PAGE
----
Sunday, June 12, 2011

Remote Photography

As my camera collection has modernized, I have ended up with a D100 which is really not used that much. Along wiht that are a few lenses that while usefull at the time, have also been upgraded to more "workhorse" style lenses.
With the use of Phottix remotes, I've had the opportunity to set up the old camera as a remote.
Now, I shoot the Nascar Canadian Tire Series, for Inside Track Magazine, so it can be a bit dangerous to use a remote.
My first version was at Mosport, but I found that it didn't really provide me with what I wanted. The camera was too far from the action.
When I went to ICARs last weekend (in Mirabel), I had an opportunity to set up the camera on the inside of a turn.

It was well protected by a fence and a hunk of concrete.
It produced some nice images, but nothing spectacular.

After all, the thought of using the remote is to but it where I couldn't normally be. In both Mosport and ICARs, I didn't have that perspective where I set up the camera.
This past weekend I was at Delaware Speedway outside of London. Now, for practice of the NCATS guys, I had it strapped to the fence in turn 1. Once again, nothing to great.
My original thought was the tire that protects the pit wall. It's set in concrete, and pretty rigid. But, I have to admit I was nervous about it.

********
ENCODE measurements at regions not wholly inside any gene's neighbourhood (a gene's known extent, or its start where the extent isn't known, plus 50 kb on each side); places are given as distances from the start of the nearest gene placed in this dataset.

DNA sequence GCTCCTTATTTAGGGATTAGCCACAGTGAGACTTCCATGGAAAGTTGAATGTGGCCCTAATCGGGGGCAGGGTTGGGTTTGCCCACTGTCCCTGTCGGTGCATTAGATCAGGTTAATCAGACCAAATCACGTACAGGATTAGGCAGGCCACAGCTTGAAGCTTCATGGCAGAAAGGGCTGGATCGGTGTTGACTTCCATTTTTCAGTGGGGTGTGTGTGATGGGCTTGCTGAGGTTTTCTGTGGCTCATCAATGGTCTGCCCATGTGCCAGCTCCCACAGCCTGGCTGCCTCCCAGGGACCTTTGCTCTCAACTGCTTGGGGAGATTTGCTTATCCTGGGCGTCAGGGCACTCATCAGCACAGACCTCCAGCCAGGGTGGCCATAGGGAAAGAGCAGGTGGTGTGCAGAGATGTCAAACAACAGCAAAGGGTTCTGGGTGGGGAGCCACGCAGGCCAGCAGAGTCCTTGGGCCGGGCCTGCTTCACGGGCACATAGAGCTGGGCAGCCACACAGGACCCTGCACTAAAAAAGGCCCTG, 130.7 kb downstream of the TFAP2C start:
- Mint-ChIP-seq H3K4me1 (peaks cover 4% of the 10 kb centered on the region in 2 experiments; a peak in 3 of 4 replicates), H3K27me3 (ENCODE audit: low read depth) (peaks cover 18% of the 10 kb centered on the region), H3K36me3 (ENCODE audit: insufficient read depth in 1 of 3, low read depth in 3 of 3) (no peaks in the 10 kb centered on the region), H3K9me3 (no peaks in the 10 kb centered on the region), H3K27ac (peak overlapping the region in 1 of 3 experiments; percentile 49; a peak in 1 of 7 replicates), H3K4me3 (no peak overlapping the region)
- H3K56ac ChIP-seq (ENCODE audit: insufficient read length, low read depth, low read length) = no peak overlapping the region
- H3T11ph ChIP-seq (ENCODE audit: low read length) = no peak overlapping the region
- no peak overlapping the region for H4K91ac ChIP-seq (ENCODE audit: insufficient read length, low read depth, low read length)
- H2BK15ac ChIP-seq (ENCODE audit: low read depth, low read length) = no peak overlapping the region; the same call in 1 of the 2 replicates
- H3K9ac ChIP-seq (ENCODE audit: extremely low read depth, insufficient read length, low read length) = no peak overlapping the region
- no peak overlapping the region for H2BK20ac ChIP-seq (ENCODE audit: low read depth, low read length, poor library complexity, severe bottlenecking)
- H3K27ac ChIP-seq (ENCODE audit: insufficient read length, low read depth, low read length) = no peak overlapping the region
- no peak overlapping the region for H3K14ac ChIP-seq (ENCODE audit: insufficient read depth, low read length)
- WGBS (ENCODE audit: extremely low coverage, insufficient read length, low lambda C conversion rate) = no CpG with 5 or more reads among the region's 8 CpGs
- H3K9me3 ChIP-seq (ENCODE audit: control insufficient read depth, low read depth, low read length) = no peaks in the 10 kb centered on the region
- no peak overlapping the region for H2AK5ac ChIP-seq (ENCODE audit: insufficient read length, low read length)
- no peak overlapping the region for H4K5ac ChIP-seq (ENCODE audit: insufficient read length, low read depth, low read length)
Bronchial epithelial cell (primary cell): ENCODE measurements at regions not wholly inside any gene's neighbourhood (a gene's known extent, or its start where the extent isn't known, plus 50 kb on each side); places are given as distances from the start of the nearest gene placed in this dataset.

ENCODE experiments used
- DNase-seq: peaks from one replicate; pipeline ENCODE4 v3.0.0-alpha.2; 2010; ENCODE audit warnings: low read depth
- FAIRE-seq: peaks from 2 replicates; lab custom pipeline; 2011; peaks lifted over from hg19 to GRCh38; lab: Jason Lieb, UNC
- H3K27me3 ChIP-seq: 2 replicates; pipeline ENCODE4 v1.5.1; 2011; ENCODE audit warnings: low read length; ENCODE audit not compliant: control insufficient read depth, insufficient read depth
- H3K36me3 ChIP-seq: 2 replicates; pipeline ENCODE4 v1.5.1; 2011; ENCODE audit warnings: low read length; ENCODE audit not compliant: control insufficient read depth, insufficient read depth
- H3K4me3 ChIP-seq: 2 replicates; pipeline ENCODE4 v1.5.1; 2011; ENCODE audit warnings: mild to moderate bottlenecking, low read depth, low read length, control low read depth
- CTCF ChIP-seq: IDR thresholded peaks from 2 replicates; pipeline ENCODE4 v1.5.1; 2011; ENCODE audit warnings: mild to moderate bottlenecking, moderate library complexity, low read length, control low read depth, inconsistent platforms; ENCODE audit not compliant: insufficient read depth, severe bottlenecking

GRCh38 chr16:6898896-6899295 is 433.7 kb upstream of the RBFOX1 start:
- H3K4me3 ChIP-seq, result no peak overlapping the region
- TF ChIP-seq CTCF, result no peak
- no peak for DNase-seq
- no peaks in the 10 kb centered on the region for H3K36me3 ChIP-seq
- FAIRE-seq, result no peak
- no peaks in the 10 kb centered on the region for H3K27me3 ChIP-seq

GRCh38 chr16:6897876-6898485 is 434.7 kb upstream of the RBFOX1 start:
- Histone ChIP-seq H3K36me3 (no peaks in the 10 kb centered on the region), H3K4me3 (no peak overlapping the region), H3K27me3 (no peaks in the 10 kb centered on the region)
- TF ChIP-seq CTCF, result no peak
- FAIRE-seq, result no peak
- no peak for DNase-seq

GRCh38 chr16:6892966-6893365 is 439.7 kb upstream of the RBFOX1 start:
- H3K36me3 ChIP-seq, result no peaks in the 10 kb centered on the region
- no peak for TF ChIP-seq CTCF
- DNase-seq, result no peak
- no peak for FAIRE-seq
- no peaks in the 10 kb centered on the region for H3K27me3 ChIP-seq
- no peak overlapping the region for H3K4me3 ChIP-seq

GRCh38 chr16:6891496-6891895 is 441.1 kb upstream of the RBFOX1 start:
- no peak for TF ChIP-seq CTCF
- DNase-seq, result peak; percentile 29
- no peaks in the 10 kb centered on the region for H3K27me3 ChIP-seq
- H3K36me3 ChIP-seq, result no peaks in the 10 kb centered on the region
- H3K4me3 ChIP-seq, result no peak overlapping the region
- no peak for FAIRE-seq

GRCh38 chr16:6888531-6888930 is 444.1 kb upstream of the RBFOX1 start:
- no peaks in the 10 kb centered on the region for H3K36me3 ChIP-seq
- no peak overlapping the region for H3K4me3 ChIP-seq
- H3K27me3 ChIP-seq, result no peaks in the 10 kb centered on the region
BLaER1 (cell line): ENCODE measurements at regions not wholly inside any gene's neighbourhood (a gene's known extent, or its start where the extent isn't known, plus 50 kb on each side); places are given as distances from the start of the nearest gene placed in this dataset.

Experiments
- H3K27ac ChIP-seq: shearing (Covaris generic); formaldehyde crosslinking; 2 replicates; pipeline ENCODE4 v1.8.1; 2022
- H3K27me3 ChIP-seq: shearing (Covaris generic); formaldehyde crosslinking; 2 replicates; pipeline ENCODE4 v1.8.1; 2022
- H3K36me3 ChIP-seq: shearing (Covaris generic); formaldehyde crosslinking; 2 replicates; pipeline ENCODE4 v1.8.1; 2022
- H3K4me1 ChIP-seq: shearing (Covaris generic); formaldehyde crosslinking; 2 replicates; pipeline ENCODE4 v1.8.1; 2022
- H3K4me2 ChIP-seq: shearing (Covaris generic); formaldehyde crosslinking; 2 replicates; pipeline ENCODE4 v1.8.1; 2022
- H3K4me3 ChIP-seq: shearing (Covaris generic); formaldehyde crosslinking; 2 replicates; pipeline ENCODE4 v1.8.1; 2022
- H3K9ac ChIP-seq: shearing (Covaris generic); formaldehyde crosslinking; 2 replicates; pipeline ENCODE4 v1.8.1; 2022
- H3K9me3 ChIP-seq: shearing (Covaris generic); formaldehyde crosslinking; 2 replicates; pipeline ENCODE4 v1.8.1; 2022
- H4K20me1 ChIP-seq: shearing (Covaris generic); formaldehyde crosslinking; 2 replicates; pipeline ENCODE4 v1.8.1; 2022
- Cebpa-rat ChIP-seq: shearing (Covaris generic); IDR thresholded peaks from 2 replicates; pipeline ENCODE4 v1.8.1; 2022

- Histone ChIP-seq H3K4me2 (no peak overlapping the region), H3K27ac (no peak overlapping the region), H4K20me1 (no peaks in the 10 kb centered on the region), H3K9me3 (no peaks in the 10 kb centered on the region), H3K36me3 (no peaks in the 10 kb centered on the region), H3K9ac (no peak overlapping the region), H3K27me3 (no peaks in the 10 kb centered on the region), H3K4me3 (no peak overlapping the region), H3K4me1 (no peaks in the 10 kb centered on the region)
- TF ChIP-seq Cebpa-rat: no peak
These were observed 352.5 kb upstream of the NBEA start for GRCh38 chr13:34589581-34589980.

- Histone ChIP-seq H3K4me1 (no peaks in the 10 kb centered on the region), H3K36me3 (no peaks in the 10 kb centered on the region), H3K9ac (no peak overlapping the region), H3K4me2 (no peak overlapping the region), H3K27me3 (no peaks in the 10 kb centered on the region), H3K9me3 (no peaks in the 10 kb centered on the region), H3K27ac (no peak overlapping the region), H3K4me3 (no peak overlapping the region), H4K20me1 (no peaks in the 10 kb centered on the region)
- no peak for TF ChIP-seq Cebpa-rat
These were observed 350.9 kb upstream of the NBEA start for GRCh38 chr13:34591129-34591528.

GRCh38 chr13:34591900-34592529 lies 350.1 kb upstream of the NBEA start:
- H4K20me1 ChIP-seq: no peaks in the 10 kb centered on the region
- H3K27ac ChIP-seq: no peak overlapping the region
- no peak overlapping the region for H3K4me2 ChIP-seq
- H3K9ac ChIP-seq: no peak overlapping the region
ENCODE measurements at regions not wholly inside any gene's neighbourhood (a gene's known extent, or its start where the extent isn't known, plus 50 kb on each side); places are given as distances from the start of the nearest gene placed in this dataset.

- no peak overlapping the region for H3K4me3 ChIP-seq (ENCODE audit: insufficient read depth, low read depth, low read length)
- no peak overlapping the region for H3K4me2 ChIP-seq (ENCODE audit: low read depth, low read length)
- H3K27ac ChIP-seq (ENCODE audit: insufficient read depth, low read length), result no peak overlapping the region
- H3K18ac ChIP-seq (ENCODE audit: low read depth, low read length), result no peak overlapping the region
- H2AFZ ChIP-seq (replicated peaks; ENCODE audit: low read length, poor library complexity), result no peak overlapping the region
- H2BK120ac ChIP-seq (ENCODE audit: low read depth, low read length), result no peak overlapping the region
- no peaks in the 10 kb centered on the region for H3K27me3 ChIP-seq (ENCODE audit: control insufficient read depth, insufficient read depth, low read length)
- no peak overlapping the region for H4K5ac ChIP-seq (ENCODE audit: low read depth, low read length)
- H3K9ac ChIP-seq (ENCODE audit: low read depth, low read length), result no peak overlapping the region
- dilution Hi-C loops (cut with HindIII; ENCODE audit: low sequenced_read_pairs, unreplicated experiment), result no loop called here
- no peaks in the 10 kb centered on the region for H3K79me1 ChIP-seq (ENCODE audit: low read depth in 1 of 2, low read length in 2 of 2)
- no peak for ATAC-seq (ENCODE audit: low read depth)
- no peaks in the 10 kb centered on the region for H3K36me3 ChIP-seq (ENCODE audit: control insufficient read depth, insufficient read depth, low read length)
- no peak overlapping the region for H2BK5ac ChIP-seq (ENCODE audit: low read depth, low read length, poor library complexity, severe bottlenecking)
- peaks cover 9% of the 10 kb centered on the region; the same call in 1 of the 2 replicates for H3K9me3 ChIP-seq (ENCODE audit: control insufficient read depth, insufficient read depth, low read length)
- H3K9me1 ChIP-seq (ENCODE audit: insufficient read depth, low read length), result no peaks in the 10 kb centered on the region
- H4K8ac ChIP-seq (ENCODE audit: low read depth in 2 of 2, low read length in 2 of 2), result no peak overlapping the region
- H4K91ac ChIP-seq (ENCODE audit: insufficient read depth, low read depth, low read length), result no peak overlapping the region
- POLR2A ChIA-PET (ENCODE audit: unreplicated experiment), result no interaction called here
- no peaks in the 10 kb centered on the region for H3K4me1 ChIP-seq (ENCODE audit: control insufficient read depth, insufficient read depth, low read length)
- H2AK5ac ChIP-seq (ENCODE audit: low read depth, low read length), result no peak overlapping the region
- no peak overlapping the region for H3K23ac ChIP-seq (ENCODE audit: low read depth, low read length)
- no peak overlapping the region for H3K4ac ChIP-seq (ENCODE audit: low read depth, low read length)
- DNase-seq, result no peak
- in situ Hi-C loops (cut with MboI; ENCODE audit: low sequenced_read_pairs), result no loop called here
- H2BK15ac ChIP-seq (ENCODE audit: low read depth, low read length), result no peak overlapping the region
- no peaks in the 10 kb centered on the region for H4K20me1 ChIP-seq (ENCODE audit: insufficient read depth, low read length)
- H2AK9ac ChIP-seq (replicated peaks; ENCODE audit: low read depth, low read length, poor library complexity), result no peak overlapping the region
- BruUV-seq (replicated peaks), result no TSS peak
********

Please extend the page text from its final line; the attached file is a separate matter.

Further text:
After setting it up (you can see it here, inside the tire),

I took some shots of the NCATS cars as well as the Street Stock cars of Delaware, all during practice and qualifying.
The biggest issue I had was timing. Its very difficult to predict "where" the car is in comparison to the angle of the lens. So, for every shot you get like this,

you end up with 4 times more of these kind of shots!

After the qualifying, I debated removing the camera. But heck, it should be easier to capture some action during the actual Street Stock race, as the cars would be grouped together. The odds of getting a good shot would increase a lot!
Or so I thought. Cause on lap 2 of the race, one of the cars nailed the tire a glancing blow. And with it went my camera, flying to pit side of the tire.

Fortunately it was off the track, and did not impact the race, but within a few laps, there was a accident that brought out the red flag, so I took that opportunity to recover my camera. The Manfrotto arm and vice were fine, as was, suprisingly, the camera. The lens, an 18-70 Nikon, did not fair so well. In fact, I never did find the rest of the lens!

But heck, it was definately fun while it lasted!

1 comment:

  1. Bummer dude - did you get any shots of the car coming towards the camera?